Ben Greenfield Podcast 120

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  • 1.Podcast # 120 from 120-everything-you-need-to-know-about-the-paleo- diet/ Introduction: In this podcast episode: Everything you need to know about the paleo diet, glucosamine chondroitin vs. MSM, is it a myth that electrolytes prevent cramping, how to stay fit when you cant run, and whether converting slow twitch to fast twitch muscle is a good idea. Ben: Hey folks, this is Ben Greenfield podcasting to you once again from Spokane, Washington. In todays podcast weve got a great interview with the author of a book called the Paleo Solution. A guy named Rob Wolff and hes going to tell you everything you need to know about the paleo diet and maybe some things that even if youre familiar with the paleo diet already, you may not have known. And were also going to have a Q and A with a few special announcements before we get on to that Q and A. So lets jump right into podcast number 120 from Now remember if you have a question you can email You can Skype to username pacificfit especially if youre international. Thats a good solution. Or you can call toll free to 8772099439. Actually the first question today came through via Twitter. And to ask me a question via Twitter just go to, follow Ben Greenfield and ask your question. This question is from gmurran. gmurran asks via twitter: @bengreenfield: Which is better Glucosamine vs. Sulfate for athletes? Ben answers: So let me start by noting that theres really no studies that have compared glucosamine chondroitin and a sulfur based anti-inflammatory compound like MSM or DMSO, those are the two most popular, when it comes to athletes. Really there havent been any direct comparisons that Im aware of between those two supplements in the population as a whole and the glucosamine chondroitin basically its made of glucosamine which is an amino sugar and chondroitin which is a carbohydrate and the glucosamine part of it is supposed to be able to or the hypothesis is that you get increased stimulation of cartilage cells because that amino sugar assists in helping to synthesize what are called glycoso aminal glycans or proteo glycans and the chondroitin is a carbohydrate and thats supposed to help promote water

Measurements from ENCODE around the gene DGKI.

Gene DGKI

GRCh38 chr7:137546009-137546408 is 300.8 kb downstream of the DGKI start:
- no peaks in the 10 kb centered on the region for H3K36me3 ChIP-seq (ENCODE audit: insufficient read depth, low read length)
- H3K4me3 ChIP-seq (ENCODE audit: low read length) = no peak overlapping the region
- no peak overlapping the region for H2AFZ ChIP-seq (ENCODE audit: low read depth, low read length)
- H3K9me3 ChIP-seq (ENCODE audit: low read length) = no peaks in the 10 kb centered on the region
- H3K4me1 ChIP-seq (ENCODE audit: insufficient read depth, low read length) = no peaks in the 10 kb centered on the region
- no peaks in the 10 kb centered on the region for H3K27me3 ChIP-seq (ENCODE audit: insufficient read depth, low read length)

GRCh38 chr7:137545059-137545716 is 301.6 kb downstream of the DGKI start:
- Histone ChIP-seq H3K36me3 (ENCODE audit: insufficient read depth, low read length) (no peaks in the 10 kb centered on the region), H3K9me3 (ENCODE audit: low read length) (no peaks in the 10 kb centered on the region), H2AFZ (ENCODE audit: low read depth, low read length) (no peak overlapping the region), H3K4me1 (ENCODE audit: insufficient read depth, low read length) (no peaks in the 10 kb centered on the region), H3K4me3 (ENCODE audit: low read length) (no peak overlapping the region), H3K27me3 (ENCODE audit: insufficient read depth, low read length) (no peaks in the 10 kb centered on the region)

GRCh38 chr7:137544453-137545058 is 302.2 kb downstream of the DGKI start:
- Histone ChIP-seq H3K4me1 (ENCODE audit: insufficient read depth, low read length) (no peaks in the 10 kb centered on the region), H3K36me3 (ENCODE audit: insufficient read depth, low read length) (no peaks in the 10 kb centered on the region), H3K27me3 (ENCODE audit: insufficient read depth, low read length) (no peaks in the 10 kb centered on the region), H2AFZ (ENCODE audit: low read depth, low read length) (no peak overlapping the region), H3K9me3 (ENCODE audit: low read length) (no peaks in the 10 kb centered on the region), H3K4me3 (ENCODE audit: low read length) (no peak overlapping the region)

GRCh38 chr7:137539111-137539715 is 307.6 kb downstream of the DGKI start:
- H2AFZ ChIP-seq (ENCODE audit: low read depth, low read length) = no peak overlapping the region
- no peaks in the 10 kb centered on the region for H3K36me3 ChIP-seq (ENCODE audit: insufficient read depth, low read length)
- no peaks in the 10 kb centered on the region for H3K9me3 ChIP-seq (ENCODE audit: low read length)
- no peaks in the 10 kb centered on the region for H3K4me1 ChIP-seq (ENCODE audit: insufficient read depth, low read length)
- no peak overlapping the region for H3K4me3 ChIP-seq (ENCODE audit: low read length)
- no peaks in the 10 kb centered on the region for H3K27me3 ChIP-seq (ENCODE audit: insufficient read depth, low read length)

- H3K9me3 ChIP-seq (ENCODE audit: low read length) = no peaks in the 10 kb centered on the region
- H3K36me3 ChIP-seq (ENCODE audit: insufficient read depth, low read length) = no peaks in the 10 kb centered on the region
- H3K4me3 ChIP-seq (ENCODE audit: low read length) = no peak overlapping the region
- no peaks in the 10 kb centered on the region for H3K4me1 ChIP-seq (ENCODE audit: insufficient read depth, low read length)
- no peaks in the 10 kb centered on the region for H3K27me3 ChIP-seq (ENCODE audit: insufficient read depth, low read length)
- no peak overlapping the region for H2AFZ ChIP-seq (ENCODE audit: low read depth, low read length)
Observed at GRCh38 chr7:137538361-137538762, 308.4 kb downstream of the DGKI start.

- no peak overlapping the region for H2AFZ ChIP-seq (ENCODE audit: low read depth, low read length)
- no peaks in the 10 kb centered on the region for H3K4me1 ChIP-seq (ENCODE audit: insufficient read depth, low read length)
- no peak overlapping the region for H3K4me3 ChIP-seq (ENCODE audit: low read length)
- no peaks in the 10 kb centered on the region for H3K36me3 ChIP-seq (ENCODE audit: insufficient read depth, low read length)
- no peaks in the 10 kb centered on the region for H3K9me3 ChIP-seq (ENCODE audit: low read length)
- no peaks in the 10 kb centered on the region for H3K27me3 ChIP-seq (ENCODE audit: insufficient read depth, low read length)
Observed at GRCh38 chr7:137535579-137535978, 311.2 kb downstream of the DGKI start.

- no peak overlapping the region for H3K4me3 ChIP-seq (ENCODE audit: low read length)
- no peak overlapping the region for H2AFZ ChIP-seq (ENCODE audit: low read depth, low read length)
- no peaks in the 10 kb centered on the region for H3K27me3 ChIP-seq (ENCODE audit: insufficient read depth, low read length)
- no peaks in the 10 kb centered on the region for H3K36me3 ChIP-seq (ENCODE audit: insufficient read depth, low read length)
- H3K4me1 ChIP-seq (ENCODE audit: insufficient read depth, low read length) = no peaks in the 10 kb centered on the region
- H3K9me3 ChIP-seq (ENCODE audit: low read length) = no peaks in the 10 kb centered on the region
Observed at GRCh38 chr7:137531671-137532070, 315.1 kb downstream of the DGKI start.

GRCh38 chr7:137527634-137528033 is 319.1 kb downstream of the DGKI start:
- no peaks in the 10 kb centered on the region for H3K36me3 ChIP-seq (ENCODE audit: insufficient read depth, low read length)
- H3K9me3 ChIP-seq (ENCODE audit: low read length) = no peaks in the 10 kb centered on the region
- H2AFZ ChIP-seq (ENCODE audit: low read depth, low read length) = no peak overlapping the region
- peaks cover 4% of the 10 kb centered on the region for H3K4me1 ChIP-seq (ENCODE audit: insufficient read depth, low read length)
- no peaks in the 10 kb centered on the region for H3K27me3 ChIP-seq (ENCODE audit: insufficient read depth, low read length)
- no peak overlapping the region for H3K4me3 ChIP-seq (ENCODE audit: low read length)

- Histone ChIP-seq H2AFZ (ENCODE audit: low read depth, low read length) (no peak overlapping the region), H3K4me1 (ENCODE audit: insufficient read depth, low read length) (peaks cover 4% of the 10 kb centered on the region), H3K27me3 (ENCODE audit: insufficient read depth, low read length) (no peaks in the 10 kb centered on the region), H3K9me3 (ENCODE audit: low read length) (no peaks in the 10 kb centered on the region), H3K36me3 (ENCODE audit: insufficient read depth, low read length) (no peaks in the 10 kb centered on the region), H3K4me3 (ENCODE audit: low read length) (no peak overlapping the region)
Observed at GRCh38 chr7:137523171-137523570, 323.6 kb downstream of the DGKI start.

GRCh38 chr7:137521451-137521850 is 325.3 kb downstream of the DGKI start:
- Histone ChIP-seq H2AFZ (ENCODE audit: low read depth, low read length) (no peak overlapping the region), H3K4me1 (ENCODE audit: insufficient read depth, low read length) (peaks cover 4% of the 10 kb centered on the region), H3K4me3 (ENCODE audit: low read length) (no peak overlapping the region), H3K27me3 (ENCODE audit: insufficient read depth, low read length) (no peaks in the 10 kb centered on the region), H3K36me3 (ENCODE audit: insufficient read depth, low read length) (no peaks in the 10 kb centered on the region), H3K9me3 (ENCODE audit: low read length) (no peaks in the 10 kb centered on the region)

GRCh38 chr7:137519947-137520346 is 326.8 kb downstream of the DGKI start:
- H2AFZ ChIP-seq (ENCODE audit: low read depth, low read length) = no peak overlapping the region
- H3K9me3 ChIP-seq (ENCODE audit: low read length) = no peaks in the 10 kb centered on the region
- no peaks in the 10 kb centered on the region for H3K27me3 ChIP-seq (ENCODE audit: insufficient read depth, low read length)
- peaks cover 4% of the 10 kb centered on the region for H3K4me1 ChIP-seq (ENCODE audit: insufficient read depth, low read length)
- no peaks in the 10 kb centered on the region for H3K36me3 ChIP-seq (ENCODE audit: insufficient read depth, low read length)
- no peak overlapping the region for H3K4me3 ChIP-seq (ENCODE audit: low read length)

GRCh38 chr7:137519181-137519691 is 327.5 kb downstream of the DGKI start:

2. retention, elasticity and also to inhibit some of the enzymes that break down cartilage. Glucosamine, you typically get that from shellfish, chondroitin usually from cow cartilage sometimes from chicken cartilage and there have been studies that have been done on glucosamine chondroitin. Theyre better known for a while. The bigger studies were funded by the National Institute of Health done on multi- thousand patients on a long term basis and really found no significant effect in terms of reduction of pain or symptomatic relief when comparing glucosamine chondroitin versus a placebo. There have been a couple of other long-term follow up studies. Same thing, no real proof that the stuff works. Of course if you have a shellfish allergy youre going to want to avoid glucosamine in the first place. However, I personally do have glucosamine chondroitin on hand. Now the stuff that I have is called CapraFlex and its got some other enzymes and herbal anti-inflammatories in it. its got cherry juice, ginger, turmeric, things like that in it as well as protolytic enzymes which can help to control inflammation and so I suspect that the reason I feel that stuff is maybe not due to the glucosamine chondroitin but due to some of the other things that are in that particular supplement. However if you find a glucosamine chondroitin supplement and youve got knee pain, joint pain and you want to try it out, thats the type of stuff that this is marketed for and indicated for. Thats the relief of arthritic type of symptoms or chronic pain or even acute pain, in some cases from joint wear and tear. MSM is a little bit different. The idea with MSM is that its supposed to improve your cell membrane permeability, your cell membranes they essentially have kind of a fatty acid on one side and a sulfur containing amino compound on the other side and by adding MSM whether via topical or oral form or adding an anti- inflammatory sulfur compound to an area then the idea is that you can improve cell permeability and you can help with some of the removal of the byproducts of inflammation, improve oxygen and nutrient delivery to the tissue, etc. Same thing, not a lot of studies that show much effect of MSM. Theres been a couple of smaller studies and really, there isnt a ton of evidence that the stuff actually works and furthermore, kind of if you have shellfish allergy, you should avoid glucosamine. If you have a sulfur allergy, youll of course want to be careful with these sulfur based compounds. But again Ive had some athletes, I personally havent but Ive had some athletes that I coach use a topical MSM or DMSO which are both sulfur containing anti-inflammatory compounds and had some success in terms of pain control 3. with those. So if you try it out and it works for you, then more power to you. But theres not a ton of evidence behind these. Also though, not a lot of risks. Not a lot of side effects, and not a ton from a safety perspective unless you have a lot of those allergies that I talked about. So worth looking into, worth trying and if it works for you, let me know. Leave a comment on the Shownotes and its also nice to hear if someone finds something that works for them, what situation it worked in, what they used and what they felt. So, the next question is interesting. It comes from Patrick. Patrick asks: Just how important is it to supplement with electrolytes during exercise? A recent Tri-Talk episode made some pretty bold claims about the need to take in salts during exercise; more appropriately the lack of need in most situations. The podcast went on to say that the only reason one would put such a premium on taking in salts while exercising is if he or she knows from personal experience that salt either helps or doesnt hurt. What is your take on the issue? Ben answers: I heard that episode and that episode was about muscle cramping. Essentially David Warden whos the host of that podcast Ive co-hosted that podcast before, guest hosted that podcast. He was laying out all the different reasons that muscle cramping might occur. So for example, he put up lack of fitness so if youre out racing in competition in the heat of battle so to speak, you might be subjecting your muscles to greater contracture than they would experience under training conditions. Just because of adrenaline and competition and so you might experience a cramping due to lack of fitness in a situation like that. He brought up a possibility of lack of flexibility. Really not any research behind that but the idea that maybe if muscle doesnt have enough elasticity or enough flexibility or if youve got a lot fascial adhesions, knots and things of that nature that a muscle might be more prone to cramp. And then he brought up hydration and electrolytes. And he did make some interesting points and specifically cited a couple of studies. One that was done on Ironman athletes that really didnt show an association between electrolyte and water intake and improved performance or a reduction of cramping. As a matter of fact, one of the studies that was done in medicine and science and sports and exercise in 2005 that he cited took 20 Ironman athletes and they divided them into those who had muscle cramps and those who didnt during an entire Ironman triathlon and the group who did cramp actually was more dehydrated. They lost more body mass 4. through water loss than the group that did cramp and the group that did not cramp took on less potassium and magnesium electrolyte supplementation than the cramping group. And so they suggested its possible that having too much or too many electrolytes and too much fluid could actually aggravate muscle cramps rather than getting rid of muscle cramps. And one of the ideas behind this of course is that your body is pretty good at maintaining balance or homeostasis. So as you lose water, the concentration of electrolytes that you have available to your muscles to maintain that proper muscle conductants across their membranes will actually stay pretty much the same assuming you have enough storage electrolytes or even extra electrolytes coming in to a limited extent and taking in too much fluid will decrease that concentration and taking in too many electrolytes will increase that concentration to a detrimental effect. So, interestingly David went on to bring up a study that was titled Reflex Inhibition of Electrically Induced Muscle Cramps in Hypo Hydrated Humans. And thats a heck of a title, but basically what this study looked at was whether or not ingesting small amounts of pickle juice could reverse a cramp within about 30 seconds of ingestion if folks were dehydrated in a similar fashion that they would be during an endurance event and what they found was that the ingestion of pickle juice compared to a deionized water placebo could inhibit those muscle cramps in people. And the interesting thing about this study is that 30 seconds is too fast for your electrolyte balance to be restored. Or for your body fluid balance to be restored. And so the researchers in this study hypothesized that what happened was the taste of that salty fluid actually caused your brain to get this signal this neurally mediated reflex that inhibits the firing of alpha motor neurons which are the the alpha motor neurons can cause that spasmic or that cramp to stay within the muscle. And so rather than ingestion of salts actually working in physiological electrical fashion, its possible that it could be actually a neural inhibition of the spasming or the cramping. This is really interesting because Ive personally broken up a salt capsule during a cramping session i